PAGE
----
The food industry is subject to some of the strictest health and safety regulations in the country. If you work with food, you’ll know the importance of protecting not only your staff, but the general public as well.
This became all too apparent in 2016 with the death of 15-year-old Natasha Ednan-Laperouse. The teenager suffered a severe allergic reaction after eating a baguette which contained sesame seeds. Despite these being a common allergen, the packaging gave no warning of their presence. This was because the law at the time did not require businesses to display allergen information on food that had been prepared and packaged on the premises.
Natasha’s death sparked public outrage and widespread calls to tighten packaging regulations on PPDS (Prepacked for Direct Sale) food. After a hard-fought campaign by her parents with the support of the media, the government introduced new legislation to close the loophole that had allowed Natasha’s death.
Dubbed “Natasha’s Law”, this new legislation came into effect across the UK on 1st October 2021. If you work in the food industry, you will already be aware of these changes. However, it’s still worth going over some of the finer points.
What does Natasha’s Law cover?
Natasha’s Law applies to any food that is made in advance and packaged on site before it is purchased by the customer. Food that falls into this category must display a full list of ingredients. This should be clearly marked with the word “Ingredients” and a description of the food. If the list contains any of the 14 major allergens, they should be emphasised with bold type or capital letters.
Most examples of PPDS food are fairly obvious, but some are easier to miss. The category includes:
- Pre-prepared sandwiches and baked goods
- Salads and pasta pots prepared and sold at a deli counter
- Sausages and burgers prepared and packaged at a butcher’s shop
- Fast food that is packed in advance, e.g. burgers kept under a heat lamp
- Free samples handed out in packaging
- Meals that are prepared and packaged in care homes, hospitals and schools
What about takeaways and restaurants?
The law does not cover food that is made to order, or food that is ordered online or over the phone. However, these businesses must still provide allergen information if the customer requests it. In the case of takeaways, this must be available both at the point of purchase and the point of delivery.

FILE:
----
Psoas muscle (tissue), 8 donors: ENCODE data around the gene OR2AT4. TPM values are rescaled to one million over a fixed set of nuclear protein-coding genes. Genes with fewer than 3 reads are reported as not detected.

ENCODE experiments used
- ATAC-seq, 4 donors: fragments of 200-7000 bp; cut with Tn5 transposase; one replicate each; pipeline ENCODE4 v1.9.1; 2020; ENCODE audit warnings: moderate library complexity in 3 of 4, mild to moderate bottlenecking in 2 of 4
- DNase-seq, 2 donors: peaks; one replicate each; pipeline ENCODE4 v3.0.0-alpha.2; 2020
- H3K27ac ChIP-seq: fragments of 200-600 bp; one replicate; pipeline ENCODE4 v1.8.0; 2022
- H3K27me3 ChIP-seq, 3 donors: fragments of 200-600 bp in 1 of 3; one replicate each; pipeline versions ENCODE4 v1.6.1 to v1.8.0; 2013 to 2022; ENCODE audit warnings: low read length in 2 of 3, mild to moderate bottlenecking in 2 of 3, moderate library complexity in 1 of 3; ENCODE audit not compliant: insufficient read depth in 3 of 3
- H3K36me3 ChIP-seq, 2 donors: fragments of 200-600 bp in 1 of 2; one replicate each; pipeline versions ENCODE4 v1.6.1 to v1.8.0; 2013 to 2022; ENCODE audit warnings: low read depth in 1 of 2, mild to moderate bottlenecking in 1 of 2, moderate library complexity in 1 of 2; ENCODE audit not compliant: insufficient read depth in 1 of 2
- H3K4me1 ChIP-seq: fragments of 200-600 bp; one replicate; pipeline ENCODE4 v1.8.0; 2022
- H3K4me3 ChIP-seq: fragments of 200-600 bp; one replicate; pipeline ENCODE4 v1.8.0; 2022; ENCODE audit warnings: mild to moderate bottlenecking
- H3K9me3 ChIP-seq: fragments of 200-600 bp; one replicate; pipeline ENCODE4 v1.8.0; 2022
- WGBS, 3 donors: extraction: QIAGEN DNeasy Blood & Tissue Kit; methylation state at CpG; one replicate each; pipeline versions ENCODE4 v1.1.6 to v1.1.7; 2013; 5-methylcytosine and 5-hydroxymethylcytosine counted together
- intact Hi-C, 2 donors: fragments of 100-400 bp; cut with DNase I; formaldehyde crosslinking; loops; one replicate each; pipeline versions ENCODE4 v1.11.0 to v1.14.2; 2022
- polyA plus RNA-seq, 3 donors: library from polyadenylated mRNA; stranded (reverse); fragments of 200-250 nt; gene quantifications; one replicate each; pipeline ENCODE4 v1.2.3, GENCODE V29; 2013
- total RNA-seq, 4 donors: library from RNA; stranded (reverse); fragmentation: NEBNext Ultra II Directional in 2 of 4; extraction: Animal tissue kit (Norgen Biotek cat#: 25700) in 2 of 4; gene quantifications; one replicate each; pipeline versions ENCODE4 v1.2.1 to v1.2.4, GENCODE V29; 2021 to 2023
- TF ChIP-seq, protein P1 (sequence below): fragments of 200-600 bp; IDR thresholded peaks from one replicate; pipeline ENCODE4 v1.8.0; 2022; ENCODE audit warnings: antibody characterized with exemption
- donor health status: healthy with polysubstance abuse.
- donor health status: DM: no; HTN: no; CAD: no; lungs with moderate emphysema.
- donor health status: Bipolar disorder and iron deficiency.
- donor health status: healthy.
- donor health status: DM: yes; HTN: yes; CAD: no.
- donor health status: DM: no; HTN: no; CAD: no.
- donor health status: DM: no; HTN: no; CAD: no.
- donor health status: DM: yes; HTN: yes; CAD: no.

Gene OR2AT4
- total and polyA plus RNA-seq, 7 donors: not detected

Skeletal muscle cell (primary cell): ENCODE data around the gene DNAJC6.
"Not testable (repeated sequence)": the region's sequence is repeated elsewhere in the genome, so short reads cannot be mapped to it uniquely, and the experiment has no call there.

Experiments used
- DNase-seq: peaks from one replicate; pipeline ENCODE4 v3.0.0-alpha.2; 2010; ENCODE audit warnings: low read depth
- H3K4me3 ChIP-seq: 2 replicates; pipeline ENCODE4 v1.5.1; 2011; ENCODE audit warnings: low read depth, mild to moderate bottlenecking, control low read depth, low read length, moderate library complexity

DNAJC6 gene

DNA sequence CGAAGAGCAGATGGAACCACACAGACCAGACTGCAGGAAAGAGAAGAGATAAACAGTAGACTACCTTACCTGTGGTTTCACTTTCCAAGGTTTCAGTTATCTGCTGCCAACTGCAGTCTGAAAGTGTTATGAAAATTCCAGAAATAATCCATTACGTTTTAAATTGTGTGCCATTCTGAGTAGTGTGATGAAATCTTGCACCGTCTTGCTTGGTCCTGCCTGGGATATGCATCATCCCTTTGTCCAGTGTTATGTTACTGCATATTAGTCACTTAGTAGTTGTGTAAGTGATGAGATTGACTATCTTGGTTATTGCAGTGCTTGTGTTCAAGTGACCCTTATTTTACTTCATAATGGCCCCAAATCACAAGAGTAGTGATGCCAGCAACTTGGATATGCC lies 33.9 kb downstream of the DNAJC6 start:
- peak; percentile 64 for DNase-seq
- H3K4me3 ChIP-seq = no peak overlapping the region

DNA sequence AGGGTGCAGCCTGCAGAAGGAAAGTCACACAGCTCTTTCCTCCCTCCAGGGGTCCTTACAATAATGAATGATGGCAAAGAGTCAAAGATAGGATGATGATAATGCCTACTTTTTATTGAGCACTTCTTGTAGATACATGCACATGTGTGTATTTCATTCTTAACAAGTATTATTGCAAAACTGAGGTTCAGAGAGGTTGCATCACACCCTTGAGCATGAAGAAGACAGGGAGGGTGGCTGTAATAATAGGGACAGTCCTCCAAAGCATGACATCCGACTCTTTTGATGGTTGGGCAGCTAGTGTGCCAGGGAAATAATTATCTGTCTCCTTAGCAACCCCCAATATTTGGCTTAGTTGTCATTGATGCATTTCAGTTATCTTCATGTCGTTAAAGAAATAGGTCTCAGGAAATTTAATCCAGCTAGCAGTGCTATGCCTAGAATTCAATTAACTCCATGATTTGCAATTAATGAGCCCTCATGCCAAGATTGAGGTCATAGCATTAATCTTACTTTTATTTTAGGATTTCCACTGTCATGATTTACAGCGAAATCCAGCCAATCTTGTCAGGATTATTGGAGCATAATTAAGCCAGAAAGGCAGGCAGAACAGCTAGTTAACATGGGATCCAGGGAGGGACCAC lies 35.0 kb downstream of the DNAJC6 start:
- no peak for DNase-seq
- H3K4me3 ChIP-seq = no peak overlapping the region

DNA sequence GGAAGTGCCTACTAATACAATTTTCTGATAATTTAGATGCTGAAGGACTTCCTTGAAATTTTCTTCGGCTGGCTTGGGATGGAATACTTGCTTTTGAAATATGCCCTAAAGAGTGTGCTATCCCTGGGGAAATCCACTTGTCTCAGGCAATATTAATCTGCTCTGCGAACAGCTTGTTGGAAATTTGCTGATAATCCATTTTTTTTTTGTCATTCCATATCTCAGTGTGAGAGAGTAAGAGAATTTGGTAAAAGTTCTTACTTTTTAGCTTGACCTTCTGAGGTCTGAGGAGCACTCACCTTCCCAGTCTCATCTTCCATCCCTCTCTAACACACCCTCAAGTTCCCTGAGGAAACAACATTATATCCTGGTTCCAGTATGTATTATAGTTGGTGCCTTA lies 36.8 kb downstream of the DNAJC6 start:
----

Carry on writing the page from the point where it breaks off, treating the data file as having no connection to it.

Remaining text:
Dine-in restaurants are also unaffected by these changes. Restaurants do not have to provide allergen information on their menus, but many choose to do so as a way to protect their customers. Whether it is listed on the menu or not, allergen information must still be available on request.
How can I make sure I comply with Natasha’s Law?
We’re sure you want to do everything you can to keep your customers safe. But with the pandemic still disrupting the catering industry, implementing a major change such as Natasha’s Law may be challenging. Luckily, there are a few things you can do to simplify the process:
- Make sure you have updated your risk assessment to include allergen risks, especially in PPDS food.
- Respond quickly to any ingredient changes. If you alter a recipe, be sure to explicitly state this on the packaging.
- Keep in touch with your suppliers and be sure that they notify you immediately of any changes to their products.
- Look out for products such as premade sauces that do not come with a full breakdown of ingredients. If this happens, contact the supplier for clarification.
- Consider investing in a label printer. This can be linked to a database of recipes, removing the risk of human error from the labelling process.
As well as keeping track of changes, it is also important to give your staff a solid grounding in food safety. We provide a range of accredited food safety courses through our online platform, including a specific course on allergy awareness. If you have any questions about labelling guidelines, or any other aspect of food safety, don’t hesitate to get in touch.